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Abstracting the New APIs

Suppose you want to use action bar tabs as the primary form of top-level navigation in your application. Unfortunately, the ActionBar APIs are only available in Android 3.0 or later (API level 11+). Thus, if you want to distribute your application to devices running earlier versions of the platform, you need to provide an implementation that supports the newer API while providing a fallback mechanism that uses older APIs.

In this class, you build a tabbed user interface (UI) component that uses abstract classes with version-specific implementations to provide backward-compatibility. This lesson describes how to create an abstraction layer for the new tab APIs as the first step toward building the tab component.

Prepare for Abstraction

Abstraction in the Java programming language involves the creation of one or more interfaces or abstract classes to hide implementation details. In the case of newer Android APIs, you can use abstraction to build version-aware components that use the current APIs on newer devices, and fallback to older, more compatible APIs on older devices.

When using this approach, you first determine what newer classes you want to be able to use in a backward compatible way, then create abstract classes, based on the public interfaces of the newer classes. In defining the abstraction interfaces, you should mirror the newer API as much as possible. This maximizes forward-compatibility and makes it easier to drop the abstraction layer in the future when it is no longer necessary.

After creating abstract classes for these new APIs, any number of implementations can be created and chosen at runtime. For the purposes of backward-compatibility, these implementations can vary by required API level. Thus, one implementation may use recently released APIs, while others can use older APIs.

Create an Abstract Tab Interface

In order to create a backward-compatible version of tabs, you should first determine which features and specific APIs your application requires. In the case of top-level section tabs, suppose you have the following functional requirements:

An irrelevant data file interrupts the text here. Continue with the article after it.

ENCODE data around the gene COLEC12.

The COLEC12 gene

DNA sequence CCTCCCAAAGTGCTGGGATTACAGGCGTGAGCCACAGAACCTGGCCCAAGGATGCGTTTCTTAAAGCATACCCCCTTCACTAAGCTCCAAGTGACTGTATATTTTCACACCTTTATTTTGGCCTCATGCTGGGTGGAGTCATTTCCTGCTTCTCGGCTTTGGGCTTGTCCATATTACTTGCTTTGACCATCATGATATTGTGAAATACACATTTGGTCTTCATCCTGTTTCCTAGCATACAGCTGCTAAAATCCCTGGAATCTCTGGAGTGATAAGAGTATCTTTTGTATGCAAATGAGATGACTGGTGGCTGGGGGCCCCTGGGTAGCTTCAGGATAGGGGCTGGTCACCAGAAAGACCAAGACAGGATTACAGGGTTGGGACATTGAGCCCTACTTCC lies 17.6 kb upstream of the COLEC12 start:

1. Tab indicators should show text and an icon.
  2. Tabs can be associated with a fragment instance.
  3. The activity should be able to listen for tab changes.

Preparing these requirements in advance allows you to control the scope of your abstraction layer. This means that you can spend less time creating multiple implementations of your abstraction layer and begin using your new backward-compatible implementation sooner.

The key APIs for tabs are in ActionBar and ActionBar.Tab. These are the APIs to abstract in order to make your tabs version-aware. The requirements for this example project call for compatibility back to Eclair (API level 5) while taking advantage of the new tab features in Honeycomb (API Level 11). A diagram of the class structure to support these two implementations and their abstract base classes (or interfaces) is shown below.

Class diagram of abstract base classes and version-specific implementations.

Figure 1. Class diagram of abstract base classes and version-specific implementations.

Abstract ActionBar.Tab

Get started on building your tab abstraction layer by creating an abstract class representing a tab, that mirrors the ActionBar.Tab interface:

public abstract class CompatTab {
    public abstract CompatTab setText(int resId);
    public abstract CompatTab setIcon(int resId);
    public abstract CompatTab setTabListener(
            CompatTabListener callback);
    public abstract CompatTab setFragment(Fragment fragment);

    public abstract CharSequence getText();
    public abstract Drawable getIcon();
    public abstract CompatTabListener getCallback();
    public abstract Fragment getFragment();

You can use an abstract class instead of an interface here to simplify the implementation of common features such as association of tab objects with activities (not shown in the code snippet).

Abstract ActionBar Tab Methods

Next, define an abstract class that allows you to create and add tabs to an activity, like ActionBar.newTab() and ActionBar.addTab():

public abstract class TabHelper {

    public CompatTab newTab(String tag) {
        // This method is implemented in a later lesson.

    public abstract void addTab(CompatTab tab);


In the next lessons, you create implementations for TabHelper and CompatTab that work across both older and newer platform versions.